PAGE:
To be competitive, the project proposal should identify a critical path for generating preliminary proof-of-concept data that supports moving to the next stage of translation. The project should be milestone-based with clearly articulated and quantifiable markers, which will form the basis of a rigorous monitoring process that will take place throughout the project's lifetime. While it is assumed that failure to achieve a milestone may indicate that a project is unlikely to generate the evidence needed for progression to its ultimate goal of translation, the proposed project may be high risk provided that appropriate milestones are in place to mitigate risk.

All modalities of therapy and diagnostics including engineering/medical technology and bioinformatics approaches are welcomed. The research areas under which applications have been supported in the past include diabetes, cancer, inflammation, vaccine science, rare diseases, mental health, antimicrobial resistance (AMR). Added to this remit in 2018 are Bioscience for health; Agriculture and food security; Industrial biotechnology and bioenergy.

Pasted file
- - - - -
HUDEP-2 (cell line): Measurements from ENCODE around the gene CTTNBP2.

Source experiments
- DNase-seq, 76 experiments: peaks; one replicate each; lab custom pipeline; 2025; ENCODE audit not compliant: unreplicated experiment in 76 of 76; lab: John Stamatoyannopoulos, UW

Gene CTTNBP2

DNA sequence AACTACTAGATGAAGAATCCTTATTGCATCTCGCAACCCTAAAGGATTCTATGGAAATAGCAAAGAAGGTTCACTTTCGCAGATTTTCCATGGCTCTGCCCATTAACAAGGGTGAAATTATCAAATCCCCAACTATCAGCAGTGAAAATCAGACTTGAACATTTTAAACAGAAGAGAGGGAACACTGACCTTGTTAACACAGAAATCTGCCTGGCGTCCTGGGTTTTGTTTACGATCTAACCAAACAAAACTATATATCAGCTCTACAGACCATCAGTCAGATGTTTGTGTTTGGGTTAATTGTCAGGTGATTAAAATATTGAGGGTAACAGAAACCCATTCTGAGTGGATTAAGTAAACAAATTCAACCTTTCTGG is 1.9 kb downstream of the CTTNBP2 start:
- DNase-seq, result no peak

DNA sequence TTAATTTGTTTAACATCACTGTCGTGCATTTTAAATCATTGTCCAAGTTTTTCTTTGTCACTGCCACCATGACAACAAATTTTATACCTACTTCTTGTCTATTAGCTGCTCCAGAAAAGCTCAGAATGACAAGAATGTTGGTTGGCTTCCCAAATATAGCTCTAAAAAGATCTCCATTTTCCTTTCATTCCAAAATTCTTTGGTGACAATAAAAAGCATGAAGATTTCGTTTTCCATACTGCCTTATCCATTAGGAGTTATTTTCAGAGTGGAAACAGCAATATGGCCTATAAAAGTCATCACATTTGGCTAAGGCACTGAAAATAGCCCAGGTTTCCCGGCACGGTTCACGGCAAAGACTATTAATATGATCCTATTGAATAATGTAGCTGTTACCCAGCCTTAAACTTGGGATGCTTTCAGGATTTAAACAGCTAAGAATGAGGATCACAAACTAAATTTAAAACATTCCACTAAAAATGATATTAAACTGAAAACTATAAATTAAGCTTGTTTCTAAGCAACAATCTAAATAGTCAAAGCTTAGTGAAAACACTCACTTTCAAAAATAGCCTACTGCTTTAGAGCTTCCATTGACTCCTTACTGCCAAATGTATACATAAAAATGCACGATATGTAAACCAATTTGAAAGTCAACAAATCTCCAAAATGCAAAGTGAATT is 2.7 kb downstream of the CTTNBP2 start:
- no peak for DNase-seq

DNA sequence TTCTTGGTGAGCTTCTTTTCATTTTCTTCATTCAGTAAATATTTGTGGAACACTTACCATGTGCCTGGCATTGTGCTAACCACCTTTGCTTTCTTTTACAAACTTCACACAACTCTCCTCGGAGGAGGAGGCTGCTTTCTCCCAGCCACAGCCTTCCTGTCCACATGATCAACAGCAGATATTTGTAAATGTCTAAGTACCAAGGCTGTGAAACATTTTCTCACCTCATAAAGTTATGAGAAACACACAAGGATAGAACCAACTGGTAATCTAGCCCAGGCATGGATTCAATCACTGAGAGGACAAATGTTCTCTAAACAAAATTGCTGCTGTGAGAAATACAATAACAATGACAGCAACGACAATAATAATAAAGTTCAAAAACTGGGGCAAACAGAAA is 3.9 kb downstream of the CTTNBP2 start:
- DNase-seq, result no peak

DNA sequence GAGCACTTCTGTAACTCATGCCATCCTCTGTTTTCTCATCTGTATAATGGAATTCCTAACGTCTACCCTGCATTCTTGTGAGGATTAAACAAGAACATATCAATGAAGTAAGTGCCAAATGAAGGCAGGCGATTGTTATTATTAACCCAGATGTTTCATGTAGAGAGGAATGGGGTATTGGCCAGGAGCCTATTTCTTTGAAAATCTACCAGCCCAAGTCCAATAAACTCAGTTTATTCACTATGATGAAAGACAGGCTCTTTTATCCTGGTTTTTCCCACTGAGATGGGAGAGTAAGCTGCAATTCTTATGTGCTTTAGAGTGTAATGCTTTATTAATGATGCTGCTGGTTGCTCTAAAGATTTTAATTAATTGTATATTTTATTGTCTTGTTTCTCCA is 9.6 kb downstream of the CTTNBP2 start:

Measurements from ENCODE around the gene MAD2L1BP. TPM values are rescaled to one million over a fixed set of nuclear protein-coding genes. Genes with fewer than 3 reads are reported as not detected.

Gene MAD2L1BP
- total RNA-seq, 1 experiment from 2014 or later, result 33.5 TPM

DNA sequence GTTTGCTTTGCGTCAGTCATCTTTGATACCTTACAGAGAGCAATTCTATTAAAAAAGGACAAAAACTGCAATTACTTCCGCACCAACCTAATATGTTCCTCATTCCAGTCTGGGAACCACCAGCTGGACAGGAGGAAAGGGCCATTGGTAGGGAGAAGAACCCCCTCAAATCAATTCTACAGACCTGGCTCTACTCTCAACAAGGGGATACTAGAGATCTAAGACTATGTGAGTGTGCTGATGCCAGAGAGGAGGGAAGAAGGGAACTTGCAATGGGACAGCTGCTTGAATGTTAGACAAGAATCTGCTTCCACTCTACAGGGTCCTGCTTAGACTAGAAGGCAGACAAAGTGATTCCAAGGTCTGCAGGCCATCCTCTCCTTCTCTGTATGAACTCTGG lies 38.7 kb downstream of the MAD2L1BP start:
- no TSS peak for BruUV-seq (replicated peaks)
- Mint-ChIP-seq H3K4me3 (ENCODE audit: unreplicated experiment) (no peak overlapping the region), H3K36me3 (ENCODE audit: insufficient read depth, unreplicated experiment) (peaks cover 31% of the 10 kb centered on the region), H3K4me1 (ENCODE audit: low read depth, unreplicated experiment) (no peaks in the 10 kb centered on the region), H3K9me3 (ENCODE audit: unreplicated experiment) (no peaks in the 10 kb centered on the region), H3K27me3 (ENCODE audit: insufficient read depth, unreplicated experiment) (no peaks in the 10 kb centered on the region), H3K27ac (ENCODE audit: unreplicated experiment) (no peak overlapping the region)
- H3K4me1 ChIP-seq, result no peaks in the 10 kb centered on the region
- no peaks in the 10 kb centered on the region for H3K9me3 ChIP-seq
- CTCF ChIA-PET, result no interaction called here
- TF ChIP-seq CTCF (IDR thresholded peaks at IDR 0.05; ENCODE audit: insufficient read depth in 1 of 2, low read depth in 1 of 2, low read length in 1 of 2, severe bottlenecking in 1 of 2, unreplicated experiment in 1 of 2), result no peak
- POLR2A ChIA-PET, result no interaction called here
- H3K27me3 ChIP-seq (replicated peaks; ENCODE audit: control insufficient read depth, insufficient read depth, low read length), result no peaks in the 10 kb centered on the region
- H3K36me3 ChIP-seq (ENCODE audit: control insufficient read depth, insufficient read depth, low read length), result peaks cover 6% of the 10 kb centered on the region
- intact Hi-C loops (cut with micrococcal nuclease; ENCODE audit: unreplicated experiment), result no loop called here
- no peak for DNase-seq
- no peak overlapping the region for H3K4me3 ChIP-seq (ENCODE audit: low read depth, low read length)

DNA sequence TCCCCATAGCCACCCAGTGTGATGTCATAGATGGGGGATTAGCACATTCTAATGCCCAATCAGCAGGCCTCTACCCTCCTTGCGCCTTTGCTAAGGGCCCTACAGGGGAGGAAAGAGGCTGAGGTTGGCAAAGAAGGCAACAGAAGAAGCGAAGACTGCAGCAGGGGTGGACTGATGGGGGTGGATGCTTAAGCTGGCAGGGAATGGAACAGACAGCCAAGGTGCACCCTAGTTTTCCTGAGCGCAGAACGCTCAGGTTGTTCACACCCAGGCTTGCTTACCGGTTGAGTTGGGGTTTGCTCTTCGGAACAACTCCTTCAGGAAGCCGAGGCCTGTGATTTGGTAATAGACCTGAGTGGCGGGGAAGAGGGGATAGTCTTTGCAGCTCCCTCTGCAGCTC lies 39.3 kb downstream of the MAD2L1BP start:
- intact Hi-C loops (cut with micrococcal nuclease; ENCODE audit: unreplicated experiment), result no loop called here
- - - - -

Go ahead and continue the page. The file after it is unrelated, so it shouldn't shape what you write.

Applications for interdisciplinary research are particularly welcome; it is anticipated that half of the funding available will be awarded to interdisciplinary projects.

Any academic-industry collaboration supported should follow the principles and policies of a MRC Industry Collaboration Agreement (MICA). If your project involves collaboration with industry you will therefore need to agree heads of terms with any proposed industry partners before submitting your application. Please contact your local Research Services team who will be able to assist with this.

Where the partner is an existing or prospective spinout, there must be a strong and clear case that the proposed project is a new stream of work and not additional development of the initial technology that was licenced to the spinout. It should also be clear that the spinout is the most appropriate company to support this particular project. A clear statement of how conflict of interest will be managed must be included.


Funding available from MLSTF will be up to £75k per project. Awards will be made from MLSTF for direct costs only.